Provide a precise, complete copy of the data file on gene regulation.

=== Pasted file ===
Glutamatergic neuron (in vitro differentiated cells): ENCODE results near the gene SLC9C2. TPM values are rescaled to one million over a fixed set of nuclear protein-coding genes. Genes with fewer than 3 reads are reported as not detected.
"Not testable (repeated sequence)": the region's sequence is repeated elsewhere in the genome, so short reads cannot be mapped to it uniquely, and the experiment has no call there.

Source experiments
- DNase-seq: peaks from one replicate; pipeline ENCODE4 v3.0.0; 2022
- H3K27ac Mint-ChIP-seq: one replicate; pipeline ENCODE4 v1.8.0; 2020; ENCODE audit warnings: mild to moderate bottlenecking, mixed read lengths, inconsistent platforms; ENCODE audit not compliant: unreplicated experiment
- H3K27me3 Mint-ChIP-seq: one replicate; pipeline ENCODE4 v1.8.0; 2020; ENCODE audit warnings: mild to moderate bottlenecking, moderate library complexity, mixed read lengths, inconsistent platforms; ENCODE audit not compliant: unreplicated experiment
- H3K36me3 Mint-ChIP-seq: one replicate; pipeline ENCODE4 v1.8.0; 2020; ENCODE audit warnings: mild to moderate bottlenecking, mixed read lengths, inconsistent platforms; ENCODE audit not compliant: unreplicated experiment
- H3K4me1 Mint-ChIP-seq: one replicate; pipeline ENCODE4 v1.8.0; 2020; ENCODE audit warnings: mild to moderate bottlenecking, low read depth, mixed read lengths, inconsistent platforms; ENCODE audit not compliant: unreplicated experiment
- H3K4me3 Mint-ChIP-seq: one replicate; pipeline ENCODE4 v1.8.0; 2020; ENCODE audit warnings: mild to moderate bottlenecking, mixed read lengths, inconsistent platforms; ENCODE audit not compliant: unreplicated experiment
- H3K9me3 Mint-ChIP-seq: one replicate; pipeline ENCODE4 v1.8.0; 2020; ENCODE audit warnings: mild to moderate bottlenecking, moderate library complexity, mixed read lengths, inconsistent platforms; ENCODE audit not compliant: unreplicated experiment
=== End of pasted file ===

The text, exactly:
Glutamatergic neuron (in vitro differentiated cells): ENCODE results near the gene SLC9C2. TPM values are rescaled to one million over a fixed set of nuclear protein-coding genes. Genes with fewer than 3 reads are reported as not detected.
"Not testable (repeated sequence)": the region's sequence is repeated elsewhere in the genome, so short reads cannot be mapped to it uniquely, and the experiment has no call there.

Source experiments
- DNase-seq: peaks from one replicate; pipeline ENCODE4 v3.0.0; 2022
- H3K27ac Mint-ChIP-seq: one replicate; pipeline ENCODE4 v1.8.0; 2020; ENCODE audit warnings: mild to moderate bottlenecking, mixed read lengths, inconsistent platforms; ENCODE audit not compliant: unreplicated experiment
- H3K27me3 Mint-ChIP-seq: one replicate; pipeline ENCODE4 v1.8.0; 2020; ENCODE audit warnings: mild to moderate bottlenecking, moderate library complexity, mixed read lengths, inconsistent platforms; ENCODE audit not compliant: unreplicated experiment
- H3K36me3 Mint-ChIP-seq: one replicate; pipeline ENCODE4 v1.8.0; 2020; ENCODE audit warnings: mild to moderate bottlenecking, mixed read lengths, inconsistent platforms; ENCODE audit not compliant: unreplicated experiment
- H3K4me1 Mint-ChIP-seq: one replicate; pipeline ENCODE4 v1.8.0; 2020; ENCODE audit warnings: mild to moderate bottlenecking, low read depth, mixed read lengths, inconsistent platforms; ENCODE audit not compliant: unreplicated experiment
- H3K4me3 Mint-ChIP-seq: one replicate; pipeline ENCODE4 v1.8.0; 2020; ENCODE audit warnings: mild to moderate bottlenecking, mixed read lengths, inconsistent platforms; ENCODE audit not compliant: unreplicated experiment
- H3K9me3 Mint-ChIP-seq: one replicate; pipeline ENCODE4 v1.8.0; 2020; ENCODE audit warnings: mild to moderate bottlenecking, moderate library complexity, mixed read lengths, inconsistent platforms; ENCODE audit not compliant: unreplicated experiment